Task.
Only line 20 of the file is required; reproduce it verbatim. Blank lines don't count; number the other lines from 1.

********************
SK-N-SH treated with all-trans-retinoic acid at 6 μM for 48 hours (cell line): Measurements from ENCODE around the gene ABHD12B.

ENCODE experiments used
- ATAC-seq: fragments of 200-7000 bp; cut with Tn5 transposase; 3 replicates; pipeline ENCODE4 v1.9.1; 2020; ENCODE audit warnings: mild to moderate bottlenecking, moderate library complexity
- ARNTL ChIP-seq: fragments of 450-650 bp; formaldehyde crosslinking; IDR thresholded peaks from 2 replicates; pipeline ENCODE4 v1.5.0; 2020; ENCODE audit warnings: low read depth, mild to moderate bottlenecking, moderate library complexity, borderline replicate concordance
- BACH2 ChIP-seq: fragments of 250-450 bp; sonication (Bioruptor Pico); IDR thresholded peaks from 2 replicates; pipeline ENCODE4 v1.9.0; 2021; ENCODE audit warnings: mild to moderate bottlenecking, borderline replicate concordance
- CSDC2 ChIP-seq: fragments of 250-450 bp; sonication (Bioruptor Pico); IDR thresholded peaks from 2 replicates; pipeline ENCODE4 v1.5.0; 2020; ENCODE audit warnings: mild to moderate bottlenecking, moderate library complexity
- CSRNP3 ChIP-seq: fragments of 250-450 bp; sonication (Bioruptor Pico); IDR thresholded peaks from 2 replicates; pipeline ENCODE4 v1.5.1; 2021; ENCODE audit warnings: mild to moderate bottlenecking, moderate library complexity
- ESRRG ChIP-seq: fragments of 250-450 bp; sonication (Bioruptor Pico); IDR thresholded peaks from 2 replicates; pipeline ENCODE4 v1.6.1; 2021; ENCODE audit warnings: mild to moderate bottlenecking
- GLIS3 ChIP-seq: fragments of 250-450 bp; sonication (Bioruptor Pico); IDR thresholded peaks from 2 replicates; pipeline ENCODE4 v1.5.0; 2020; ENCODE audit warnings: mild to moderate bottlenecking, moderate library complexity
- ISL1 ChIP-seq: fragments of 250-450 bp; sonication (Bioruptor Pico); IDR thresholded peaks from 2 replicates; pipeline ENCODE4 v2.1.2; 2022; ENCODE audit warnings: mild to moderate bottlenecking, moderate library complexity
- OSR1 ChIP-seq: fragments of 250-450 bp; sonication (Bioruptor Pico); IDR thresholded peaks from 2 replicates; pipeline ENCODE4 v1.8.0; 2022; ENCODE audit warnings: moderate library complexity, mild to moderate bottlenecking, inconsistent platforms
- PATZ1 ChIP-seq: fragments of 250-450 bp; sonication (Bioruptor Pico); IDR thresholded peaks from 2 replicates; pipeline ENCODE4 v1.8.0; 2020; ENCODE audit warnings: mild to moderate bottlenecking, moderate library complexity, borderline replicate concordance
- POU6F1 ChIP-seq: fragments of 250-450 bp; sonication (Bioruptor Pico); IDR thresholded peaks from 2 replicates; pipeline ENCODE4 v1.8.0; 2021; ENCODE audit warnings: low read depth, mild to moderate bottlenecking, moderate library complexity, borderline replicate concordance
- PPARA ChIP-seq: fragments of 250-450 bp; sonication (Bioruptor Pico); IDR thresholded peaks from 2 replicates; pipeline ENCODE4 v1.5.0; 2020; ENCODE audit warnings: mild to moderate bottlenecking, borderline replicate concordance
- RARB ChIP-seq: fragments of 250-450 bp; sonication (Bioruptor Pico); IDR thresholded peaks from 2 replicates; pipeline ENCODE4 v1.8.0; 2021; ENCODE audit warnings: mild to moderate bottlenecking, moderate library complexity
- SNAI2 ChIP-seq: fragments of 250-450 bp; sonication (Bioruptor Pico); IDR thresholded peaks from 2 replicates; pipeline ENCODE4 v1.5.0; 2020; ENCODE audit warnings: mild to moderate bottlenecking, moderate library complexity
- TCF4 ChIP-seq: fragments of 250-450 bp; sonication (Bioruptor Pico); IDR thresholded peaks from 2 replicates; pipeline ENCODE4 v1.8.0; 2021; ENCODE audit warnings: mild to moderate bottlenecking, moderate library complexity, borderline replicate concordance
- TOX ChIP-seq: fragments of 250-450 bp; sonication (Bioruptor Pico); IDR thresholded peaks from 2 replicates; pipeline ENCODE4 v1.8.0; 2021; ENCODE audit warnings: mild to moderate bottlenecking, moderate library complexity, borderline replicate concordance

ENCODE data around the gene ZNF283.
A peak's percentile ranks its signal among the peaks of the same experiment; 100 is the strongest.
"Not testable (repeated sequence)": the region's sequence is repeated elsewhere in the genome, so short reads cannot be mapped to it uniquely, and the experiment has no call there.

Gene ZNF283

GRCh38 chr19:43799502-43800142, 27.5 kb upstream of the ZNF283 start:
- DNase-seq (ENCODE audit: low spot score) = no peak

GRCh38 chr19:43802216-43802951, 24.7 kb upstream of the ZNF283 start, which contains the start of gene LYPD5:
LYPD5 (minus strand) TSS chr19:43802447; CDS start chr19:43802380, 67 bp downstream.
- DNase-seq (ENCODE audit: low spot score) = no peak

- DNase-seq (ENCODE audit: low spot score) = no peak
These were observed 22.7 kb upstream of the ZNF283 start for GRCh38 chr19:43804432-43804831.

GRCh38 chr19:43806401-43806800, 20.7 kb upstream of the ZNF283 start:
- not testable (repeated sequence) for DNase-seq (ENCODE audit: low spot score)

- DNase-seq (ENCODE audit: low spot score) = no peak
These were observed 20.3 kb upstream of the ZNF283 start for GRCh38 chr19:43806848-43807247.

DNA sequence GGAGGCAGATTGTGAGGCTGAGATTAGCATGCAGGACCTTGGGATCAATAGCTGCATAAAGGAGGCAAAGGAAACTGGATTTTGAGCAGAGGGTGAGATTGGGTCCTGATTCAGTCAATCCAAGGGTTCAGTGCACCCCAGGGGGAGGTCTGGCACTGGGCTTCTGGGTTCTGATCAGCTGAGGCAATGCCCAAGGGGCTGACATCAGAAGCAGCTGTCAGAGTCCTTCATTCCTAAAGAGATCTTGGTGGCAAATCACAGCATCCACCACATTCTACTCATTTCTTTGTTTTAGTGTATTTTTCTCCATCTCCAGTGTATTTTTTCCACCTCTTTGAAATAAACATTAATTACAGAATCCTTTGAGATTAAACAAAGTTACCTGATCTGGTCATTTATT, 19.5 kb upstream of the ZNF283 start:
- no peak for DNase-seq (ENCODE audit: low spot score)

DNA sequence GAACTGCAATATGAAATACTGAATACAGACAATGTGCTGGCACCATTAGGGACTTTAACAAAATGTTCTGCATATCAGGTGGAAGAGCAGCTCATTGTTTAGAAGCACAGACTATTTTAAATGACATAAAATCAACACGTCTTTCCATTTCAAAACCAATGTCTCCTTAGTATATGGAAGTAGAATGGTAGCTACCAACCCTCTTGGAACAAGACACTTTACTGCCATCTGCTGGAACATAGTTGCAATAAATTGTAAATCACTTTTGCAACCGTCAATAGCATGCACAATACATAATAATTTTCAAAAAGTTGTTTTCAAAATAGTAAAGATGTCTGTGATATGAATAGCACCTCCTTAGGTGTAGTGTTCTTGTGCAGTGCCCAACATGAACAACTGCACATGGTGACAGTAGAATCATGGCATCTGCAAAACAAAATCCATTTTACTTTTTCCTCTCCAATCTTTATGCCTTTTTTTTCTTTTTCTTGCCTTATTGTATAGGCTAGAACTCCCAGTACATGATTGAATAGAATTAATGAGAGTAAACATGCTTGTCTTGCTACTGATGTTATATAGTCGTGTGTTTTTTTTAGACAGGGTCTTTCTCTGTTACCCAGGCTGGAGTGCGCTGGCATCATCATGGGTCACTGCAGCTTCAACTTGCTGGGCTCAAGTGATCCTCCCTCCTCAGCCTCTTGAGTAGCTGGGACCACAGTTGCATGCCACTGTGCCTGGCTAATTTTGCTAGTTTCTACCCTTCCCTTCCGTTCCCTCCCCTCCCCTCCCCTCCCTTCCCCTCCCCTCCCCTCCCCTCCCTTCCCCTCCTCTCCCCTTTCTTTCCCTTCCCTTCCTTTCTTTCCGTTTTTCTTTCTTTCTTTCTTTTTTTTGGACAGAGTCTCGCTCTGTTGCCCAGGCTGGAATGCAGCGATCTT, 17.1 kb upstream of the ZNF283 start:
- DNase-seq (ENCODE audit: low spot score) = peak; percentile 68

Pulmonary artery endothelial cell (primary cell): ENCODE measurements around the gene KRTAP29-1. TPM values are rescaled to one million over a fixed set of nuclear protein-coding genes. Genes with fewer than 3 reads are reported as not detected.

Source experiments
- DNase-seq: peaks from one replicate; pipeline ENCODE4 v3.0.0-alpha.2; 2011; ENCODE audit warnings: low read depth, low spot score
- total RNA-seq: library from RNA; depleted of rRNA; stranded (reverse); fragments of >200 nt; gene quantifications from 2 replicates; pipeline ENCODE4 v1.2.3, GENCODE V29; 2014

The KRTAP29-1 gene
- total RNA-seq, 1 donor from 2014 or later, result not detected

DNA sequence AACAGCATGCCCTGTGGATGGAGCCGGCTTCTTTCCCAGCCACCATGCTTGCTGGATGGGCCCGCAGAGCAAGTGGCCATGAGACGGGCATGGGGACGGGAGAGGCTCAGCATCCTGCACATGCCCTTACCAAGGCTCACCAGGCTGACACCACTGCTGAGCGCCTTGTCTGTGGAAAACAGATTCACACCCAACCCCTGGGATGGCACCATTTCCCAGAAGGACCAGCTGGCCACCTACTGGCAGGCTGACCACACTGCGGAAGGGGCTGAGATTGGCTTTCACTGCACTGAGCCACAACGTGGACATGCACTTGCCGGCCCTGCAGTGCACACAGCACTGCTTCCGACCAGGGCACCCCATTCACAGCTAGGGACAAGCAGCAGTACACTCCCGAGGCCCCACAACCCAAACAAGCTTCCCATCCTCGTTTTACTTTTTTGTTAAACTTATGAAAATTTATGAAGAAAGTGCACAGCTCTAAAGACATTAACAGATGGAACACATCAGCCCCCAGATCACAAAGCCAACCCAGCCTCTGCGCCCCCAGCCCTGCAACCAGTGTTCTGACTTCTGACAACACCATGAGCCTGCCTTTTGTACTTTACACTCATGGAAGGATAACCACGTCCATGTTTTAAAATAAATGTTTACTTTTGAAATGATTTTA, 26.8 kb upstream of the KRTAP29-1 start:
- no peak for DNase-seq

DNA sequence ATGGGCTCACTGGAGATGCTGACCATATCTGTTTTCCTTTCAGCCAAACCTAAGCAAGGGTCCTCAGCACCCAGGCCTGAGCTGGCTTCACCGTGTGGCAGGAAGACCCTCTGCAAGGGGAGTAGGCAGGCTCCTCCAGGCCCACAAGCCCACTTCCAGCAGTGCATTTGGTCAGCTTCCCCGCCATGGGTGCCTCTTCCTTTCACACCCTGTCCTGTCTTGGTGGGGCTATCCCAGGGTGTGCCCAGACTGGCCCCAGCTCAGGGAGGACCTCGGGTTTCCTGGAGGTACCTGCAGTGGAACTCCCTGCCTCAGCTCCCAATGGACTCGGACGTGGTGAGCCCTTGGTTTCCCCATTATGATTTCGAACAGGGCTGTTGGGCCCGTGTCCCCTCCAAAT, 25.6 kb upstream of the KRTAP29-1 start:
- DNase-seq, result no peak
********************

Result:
A peak's percentile ranks its signal among the peaks of the same experiment; 100 is the strongest.